GOP Congressional Candidate Gabe Evans has been asked at least three times publicly whether he supports the mass deportation of immigrants, and in each case, he didn’t answer the question on the first try.

But in two of the three cases, the interviewer didn’t accept his non-answer and, instead, put the screws on Evans with a follow-up question, asking again, directly, if he supports mass deportation.


In response to the follow-up questions, he eventually got around to stating that, yes, he supports mass deportations.

First Comment by Evans on Mass Deportations

Evans, who’s running in Colorado’s most competitive congressional district, was first asked the question publicly at a January debate, where he was asked by the moderator, “Obviously there are millions of people living in the U.S. illegally. What do you do with them?”

Evans: “So again, the first step is we got to secure the border. Don’t pass go; don’t collect $200 until you secure the border. After you’ve secured that border, then that’s the time when we can have the conversation, and say, ‘What do we do?’ Again, the story of my family is the story of somebody who earned two purple hearts to earn his citizenship. There are folks who came to this country legally. And so if you are in this country illegally, we want you to follow the law. We are a nation that is ruled by law. So you need to go stand in that line and do it the right way, do it the legal way, so you are not leapfrogging over those folks like my grandfather who did it the right way and did it the legal way. So we need to have that conversation identified but we need to be a nation that’s ruled by law. Go take your place in line and do it the right way.”

What Did Evans Say? Here, there was no follow-up question, and his answer isn’t clear. If you’re a journalist covering the event, you could report that he dodged the question (waiting to “have the conversation” after the border is secured). He got close to saying he supported mass deportation (“Go take your place in line and do it the right way.”), but he didn’t say immigrants should leave the country.

Second Comment by Evans on Mass Deportations

In May, Evans addressed the issue on KNUS radio’s Jeff and Bill Show May 23, where right-wing host Jeff Hunt wanted a straight answer from Evans, and eventually, he got one.

First, Hunt asked him directly, “Would you support mass deportations?”

Evans: “Well, I think the first thing that we got to do is we got to get the border secured,” Evans replied, “because as long as the border is open, it really doesn’t matter what we do in this country. You can, you know, turn on the news and you can see, oh, hey, this, you know, particular individual who was deported five times. Seven times, nine times. He came right back, continued to do bad things, continue to commit crimes. So the absolute first step that we have to do is get the border under control, because until the border is under control, everything else that we do is pointless. They can just come right back in.”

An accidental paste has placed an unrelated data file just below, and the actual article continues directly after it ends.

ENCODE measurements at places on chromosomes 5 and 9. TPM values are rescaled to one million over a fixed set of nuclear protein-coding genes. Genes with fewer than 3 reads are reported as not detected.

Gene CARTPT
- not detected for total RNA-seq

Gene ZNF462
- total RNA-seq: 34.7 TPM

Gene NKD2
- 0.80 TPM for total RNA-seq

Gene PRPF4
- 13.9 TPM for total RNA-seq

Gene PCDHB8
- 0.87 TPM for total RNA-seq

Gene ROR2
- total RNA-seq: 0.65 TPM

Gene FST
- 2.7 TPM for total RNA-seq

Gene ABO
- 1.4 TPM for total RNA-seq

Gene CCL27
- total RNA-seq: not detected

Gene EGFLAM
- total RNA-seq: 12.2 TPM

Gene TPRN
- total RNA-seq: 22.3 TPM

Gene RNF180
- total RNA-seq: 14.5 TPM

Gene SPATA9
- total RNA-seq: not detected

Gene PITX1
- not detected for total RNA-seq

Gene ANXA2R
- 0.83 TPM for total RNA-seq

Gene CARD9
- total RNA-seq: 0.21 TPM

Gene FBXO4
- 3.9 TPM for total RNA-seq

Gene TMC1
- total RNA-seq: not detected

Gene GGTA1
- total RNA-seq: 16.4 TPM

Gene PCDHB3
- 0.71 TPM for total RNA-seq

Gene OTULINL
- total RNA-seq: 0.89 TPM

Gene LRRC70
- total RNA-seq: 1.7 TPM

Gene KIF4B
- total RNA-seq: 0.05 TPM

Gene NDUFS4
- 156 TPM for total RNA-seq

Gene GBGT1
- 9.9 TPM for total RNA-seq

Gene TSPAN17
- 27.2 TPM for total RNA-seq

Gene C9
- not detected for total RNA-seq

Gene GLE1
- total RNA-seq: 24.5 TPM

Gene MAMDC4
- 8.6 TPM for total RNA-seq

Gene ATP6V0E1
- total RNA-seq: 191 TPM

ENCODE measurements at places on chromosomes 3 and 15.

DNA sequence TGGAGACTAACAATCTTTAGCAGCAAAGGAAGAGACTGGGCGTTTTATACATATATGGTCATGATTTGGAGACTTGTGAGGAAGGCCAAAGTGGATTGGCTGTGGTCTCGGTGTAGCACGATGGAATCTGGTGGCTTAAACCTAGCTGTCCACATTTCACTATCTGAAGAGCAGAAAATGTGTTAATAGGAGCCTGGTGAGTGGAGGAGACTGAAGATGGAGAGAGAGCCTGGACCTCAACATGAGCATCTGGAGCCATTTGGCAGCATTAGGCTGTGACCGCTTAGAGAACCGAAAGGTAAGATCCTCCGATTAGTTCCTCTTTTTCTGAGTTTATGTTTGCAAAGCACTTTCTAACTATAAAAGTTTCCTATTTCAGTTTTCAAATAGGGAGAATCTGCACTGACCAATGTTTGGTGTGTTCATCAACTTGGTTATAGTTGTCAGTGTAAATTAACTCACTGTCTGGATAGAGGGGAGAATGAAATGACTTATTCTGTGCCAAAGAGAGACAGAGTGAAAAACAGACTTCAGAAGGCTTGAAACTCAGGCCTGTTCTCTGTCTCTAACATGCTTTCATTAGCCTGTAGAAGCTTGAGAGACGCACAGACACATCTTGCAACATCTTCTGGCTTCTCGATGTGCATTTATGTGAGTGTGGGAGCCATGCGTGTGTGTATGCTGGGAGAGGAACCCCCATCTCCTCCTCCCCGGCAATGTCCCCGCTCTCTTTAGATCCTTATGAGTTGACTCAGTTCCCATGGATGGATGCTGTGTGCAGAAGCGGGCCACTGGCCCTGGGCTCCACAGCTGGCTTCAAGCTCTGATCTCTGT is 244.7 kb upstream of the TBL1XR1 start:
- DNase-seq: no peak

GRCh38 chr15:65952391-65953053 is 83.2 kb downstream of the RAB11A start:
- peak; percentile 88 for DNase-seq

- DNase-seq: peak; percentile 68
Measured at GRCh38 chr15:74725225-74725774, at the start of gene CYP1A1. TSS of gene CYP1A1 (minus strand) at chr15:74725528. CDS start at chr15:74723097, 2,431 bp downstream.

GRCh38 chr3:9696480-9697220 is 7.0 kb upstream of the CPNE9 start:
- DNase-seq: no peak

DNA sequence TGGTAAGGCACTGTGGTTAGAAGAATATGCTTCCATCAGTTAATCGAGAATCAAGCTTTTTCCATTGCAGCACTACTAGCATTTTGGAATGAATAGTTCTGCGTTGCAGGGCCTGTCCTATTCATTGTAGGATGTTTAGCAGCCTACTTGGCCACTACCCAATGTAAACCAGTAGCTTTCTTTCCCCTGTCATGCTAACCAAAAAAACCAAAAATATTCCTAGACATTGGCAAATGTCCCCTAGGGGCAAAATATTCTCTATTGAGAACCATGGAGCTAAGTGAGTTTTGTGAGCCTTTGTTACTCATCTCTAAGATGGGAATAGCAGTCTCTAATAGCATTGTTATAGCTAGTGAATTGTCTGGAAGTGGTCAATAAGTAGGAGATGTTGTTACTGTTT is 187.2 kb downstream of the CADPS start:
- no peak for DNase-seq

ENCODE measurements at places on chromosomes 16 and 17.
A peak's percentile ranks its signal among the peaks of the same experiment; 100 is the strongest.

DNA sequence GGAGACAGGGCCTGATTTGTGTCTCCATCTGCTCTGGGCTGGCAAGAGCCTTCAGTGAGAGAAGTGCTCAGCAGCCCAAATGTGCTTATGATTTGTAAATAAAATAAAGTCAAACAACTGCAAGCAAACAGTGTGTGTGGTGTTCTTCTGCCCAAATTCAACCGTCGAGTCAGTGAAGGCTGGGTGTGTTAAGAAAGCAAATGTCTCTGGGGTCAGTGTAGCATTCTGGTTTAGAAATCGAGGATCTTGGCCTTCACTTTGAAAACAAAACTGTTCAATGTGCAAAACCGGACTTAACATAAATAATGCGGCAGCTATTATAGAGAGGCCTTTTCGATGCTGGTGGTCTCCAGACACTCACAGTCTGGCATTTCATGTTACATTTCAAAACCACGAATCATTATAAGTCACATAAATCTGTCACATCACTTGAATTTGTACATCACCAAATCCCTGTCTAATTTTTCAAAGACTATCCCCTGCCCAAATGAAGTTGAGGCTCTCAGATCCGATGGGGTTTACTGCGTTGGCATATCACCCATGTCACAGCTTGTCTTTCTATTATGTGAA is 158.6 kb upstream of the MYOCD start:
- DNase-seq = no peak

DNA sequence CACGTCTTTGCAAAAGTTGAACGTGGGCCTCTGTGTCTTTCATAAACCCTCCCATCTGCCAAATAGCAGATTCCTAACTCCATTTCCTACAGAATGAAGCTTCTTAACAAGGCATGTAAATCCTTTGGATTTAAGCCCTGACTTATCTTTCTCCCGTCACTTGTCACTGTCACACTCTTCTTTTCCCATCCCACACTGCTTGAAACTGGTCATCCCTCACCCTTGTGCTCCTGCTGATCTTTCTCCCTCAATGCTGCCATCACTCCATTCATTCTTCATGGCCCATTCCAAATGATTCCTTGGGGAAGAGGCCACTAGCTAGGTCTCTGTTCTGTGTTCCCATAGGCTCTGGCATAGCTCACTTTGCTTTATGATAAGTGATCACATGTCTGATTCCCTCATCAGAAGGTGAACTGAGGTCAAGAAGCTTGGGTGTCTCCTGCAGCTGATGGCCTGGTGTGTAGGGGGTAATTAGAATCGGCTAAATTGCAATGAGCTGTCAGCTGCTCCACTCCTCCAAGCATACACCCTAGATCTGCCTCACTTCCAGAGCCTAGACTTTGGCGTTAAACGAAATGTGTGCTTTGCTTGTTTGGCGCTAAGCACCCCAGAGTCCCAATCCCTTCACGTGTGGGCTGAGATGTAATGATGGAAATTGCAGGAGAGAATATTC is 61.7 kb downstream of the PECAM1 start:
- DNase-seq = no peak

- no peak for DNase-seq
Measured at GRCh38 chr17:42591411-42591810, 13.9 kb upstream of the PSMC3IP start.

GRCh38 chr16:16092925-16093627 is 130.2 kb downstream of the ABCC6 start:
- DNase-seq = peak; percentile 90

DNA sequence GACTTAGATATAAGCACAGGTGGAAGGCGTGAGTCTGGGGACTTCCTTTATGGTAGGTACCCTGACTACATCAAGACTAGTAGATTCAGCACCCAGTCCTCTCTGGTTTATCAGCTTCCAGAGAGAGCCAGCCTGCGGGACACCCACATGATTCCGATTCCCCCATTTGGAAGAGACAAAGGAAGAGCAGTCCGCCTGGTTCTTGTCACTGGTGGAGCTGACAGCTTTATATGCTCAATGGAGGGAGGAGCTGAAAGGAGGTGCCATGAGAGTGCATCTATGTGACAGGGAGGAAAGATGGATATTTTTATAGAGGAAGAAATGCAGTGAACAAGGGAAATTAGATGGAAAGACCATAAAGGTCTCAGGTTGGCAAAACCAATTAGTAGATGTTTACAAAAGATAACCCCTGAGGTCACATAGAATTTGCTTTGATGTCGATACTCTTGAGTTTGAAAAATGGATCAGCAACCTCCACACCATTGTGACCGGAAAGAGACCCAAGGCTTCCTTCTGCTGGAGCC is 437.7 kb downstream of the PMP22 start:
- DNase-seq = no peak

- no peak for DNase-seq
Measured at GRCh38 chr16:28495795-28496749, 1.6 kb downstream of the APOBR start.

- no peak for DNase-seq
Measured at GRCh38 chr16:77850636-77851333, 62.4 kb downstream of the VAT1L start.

Hunt follows up with: “So if Trump does get [the border] under control, and then the likely president of the United States, Donald Trump, wants to initiate mass deportations. Would you support it then?”

Evans: “I think you have to, definitely, prioritize it,” Evans told co-host Jeff Hunt. “You know, ten years as a police officer. I know that there’s a lot of violent folks that are here in this country illegally. We definitely got to go after those folks first. But like I said earlier, you know, it takes years to legally come to this country. And so you got folks that are here illegally. … Go back, wait in line, do it the right way. Stop cutting in line. You want to come here? Let’s come here. Let’s work on how we can streamline that process. But you can’t cut in line.”

What Did Evans Say? If you’re a journalist covering this interview, you could report with confidence that he supports the Trump proposal. “Go back, wait in line, do it the right way.”

Third Comment by Evans on Mass Deportations

Evans was asked again about mass deportations at a June 1 primary debate between GOP candidates for Colorado’s 8th Congressional District 9CD8 at the Grizzly Rose. It again took a follow-up question to force a clear answer.

Moderator: Donald Trump proposes staging mass deportations using local police, the National Guard, and potentially the military to round up undocumented residents. Do you support this policy? And how do you think it will impact the local communities and the 8th District’s economy including agriculture?